The Slatest

Report: The White House’s Own Trumpcare Numbers Are Even Worse Than the CBO’s

Health and Human Services Secretary Tom Price speaks to reporters outside the West Wing of the White House in Washington on Monday.

Nicholas Kamm/AFP/Getty Images

On Monday, Trumpcare took a major hit from the Congressional Budget Office, which released a report estimating that the legislation could cause 24 million Americans to lose their health insurance over the next decade. Soon after that report was released, Politico offered evidence that the CBO numbers were actually better than some in the White House were expecting. According to Politico’s look at an internal document, White House analysts projected 26 million would lose coverage over the next 10 years:


The analysis found that under the American Health Care Act the coverage losses would include 17 million for Medicaid, six million in the individual market and three million in employer-based plans.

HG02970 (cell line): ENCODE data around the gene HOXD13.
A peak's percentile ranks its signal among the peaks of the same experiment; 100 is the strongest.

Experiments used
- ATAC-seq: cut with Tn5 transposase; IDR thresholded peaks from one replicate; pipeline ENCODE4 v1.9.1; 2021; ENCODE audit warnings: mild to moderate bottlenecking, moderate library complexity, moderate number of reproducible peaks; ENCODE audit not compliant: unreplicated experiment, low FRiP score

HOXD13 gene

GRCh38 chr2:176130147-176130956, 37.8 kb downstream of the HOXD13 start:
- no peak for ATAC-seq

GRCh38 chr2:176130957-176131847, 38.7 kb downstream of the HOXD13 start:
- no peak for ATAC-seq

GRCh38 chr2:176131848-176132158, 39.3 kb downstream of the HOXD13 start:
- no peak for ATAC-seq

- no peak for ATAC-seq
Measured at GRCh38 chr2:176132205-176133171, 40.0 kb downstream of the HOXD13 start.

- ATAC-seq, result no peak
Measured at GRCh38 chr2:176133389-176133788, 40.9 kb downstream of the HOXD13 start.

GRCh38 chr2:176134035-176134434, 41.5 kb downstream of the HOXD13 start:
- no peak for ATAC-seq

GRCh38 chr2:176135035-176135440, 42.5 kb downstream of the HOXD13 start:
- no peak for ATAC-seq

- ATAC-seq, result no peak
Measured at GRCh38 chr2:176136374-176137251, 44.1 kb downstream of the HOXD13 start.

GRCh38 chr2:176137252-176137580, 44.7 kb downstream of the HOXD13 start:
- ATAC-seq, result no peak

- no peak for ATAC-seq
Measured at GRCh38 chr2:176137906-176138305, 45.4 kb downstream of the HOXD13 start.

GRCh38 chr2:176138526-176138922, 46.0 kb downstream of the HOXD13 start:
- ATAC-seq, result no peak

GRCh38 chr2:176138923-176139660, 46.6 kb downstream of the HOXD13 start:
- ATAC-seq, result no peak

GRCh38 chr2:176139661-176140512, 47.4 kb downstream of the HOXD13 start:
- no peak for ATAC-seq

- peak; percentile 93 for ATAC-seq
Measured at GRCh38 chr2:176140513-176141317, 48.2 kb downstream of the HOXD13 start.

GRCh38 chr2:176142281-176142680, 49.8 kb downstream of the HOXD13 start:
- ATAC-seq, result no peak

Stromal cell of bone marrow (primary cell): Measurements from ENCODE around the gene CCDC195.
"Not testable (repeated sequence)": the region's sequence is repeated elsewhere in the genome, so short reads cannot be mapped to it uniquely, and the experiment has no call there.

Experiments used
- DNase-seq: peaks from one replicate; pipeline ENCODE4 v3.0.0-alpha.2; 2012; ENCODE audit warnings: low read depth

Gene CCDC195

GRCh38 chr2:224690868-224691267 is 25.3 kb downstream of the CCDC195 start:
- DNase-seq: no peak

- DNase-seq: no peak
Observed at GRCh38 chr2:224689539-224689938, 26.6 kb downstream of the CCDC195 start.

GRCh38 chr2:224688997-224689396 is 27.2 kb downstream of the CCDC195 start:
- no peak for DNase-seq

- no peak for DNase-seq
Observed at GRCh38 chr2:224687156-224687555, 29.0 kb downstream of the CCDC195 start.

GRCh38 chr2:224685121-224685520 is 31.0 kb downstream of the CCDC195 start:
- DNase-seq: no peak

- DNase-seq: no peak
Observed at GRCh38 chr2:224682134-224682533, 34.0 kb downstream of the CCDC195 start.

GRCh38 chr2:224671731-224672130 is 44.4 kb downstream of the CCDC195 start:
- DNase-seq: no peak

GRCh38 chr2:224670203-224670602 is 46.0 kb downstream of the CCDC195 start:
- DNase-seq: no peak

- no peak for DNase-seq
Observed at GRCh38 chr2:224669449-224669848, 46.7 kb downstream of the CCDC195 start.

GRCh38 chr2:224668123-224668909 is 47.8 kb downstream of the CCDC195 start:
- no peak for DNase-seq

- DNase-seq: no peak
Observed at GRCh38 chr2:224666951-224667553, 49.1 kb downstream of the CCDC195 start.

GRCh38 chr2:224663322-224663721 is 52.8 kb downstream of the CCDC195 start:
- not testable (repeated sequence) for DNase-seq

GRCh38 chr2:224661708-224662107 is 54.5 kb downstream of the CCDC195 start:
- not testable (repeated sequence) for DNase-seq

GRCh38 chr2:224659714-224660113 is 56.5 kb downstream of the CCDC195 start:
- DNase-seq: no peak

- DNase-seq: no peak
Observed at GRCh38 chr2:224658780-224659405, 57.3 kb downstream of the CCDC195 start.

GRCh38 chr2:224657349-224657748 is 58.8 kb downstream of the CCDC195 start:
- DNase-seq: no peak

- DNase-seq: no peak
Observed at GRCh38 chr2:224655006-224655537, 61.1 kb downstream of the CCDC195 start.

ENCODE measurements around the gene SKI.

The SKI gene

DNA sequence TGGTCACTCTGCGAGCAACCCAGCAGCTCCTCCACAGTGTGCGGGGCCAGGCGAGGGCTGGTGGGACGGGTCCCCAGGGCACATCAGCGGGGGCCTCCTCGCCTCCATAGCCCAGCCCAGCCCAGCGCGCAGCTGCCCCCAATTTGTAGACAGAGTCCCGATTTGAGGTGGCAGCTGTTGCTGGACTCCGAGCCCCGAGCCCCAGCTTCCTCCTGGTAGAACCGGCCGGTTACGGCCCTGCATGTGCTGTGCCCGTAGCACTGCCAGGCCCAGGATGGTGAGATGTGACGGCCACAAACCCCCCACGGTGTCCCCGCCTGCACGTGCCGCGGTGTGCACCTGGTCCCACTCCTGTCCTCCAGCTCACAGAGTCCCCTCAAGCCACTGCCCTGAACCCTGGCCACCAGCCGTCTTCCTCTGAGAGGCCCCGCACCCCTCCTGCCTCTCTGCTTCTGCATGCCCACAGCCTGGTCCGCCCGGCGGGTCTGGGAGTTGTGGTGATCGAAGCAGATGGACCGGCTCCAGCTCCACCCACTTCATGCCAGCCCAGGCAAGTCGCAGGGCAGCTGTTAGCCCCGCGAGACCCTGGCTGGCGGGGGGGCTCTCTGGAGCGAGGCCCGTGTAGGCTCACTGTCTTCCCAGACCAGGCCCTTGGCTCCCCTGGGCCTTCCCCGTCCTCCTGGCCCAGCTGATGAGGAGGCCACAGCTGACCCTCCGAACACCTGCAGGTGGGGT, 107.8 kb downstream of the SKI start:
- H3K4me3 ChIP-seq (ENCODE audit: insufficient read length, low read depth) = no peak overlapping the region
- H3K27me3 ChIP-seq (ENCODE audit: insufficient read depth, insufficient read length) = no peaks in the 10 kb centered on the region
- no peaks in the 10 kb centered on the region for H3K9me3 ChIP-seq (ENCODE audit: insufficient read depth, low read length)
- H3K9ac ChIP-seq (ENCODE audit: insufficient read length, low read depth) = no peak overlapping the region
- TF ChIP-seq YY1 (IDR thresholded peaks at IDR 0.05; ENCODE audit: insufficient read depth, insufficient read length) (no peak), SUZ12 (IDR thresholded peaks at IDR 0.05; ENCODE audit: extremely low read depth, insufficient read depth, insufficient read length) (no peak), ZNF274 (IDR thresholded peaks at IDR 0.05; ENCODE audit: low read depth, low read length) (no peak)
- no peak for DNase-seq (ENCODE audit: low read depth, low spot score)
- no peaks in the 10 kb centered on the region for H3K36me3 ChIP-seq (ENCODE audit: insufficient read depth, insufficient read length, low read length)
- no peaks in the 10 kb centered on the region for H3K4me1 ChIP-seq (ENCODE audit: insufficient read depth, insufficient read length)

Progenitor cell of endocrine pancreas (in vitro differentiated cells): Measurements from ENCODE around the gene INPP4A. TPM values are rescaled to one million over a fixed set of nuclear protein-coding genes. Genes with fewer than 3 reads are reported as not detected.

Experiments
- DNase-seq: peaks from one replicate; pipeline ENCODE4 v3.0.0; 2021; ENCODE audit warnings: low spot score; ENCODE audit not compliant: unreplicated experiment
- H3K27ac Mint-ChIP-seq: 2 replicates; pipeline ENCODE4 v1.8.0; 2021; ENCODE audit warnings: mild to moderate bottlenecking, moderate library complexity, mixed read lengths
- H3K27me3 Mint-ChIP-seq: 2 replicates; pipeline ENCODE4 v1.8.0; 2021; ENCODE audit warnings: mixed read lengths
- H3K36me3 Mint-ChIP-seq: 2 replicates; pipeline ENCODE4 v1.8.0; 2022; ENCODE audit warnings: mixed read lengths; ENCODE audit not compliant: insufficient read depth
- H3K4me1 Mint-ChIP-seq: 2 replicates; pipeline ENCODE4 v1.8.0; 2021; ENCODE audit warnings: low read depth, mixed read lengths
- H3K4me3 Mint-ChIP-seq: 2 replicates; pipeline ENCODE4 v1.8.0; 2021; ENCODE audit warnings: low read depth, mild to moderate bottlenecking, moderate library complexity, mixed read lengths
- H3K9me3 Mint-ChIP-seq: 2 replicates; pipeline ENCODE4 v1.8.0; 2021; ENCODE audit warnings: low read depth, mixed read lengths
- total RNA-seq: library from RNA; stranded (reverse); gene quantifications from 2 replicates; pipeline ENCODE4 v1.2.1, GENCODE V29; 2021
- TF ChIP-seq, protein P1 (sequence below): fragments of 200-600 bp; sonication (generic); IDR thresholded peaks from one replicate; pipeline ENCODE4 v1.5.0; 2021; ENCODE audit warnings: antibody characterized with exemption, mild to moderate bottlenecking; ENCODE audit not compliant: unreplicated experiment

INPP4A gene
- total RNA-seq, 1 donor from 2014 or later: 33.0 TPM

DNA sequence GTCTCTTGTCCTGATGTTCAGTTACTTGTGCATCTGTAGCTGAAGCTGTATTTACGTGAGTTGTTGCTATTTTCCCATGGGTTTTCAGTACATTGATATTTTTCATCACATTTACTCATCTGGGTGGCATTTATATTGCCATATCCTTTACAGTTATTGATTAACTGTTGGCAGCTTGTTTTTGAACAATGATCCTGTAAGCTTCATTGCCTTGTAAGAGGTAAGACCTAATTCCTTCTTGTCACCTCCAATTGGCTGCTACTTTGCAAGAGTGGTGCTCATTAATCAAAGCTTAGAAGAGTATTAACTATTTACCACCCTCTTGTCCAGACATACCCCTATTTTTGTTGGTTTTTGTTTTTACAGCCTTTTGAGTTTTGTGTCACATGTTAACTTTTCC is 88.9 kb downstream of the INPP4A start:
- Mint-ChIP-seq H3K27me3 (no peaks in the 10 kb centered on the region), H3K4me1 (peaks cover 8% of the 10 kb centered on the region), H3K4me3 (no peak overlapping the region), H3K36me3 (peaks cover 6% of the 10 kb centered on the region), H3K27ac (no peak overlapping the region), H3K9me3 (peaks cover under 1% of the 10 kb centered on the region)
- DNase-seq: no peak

A total of 54 million individuals would be uninsured in 2026 under the GOP plan, according to the White House analysis. That’s nearly double the number projected under current law.

White House spokesmen did not respond to requests for comment Monday evening.


Health and Human Services Secretary Tom Price criticized the CBO’s numbers as “just not believable” on Monday while admitting that he hadn’t even read the CBO report. “The fact of the matter is, if you look at that, it’s virtually impossible to have that number occur. We are not certain—again, we haven’t been able to read the report.”

Update, March 14, 2017, at 9:49 a.m.: The White House told Politico late Monday night that the 26 million estimate in the obtained document reflected the White House’s attempt to predict what the CBO would estimate rather than an independent White House analysis of the AHCA. “This is OMB trying to project what CBO’s score will be using CBO’s methodology,” White House communications director Michael Dubke told Politico.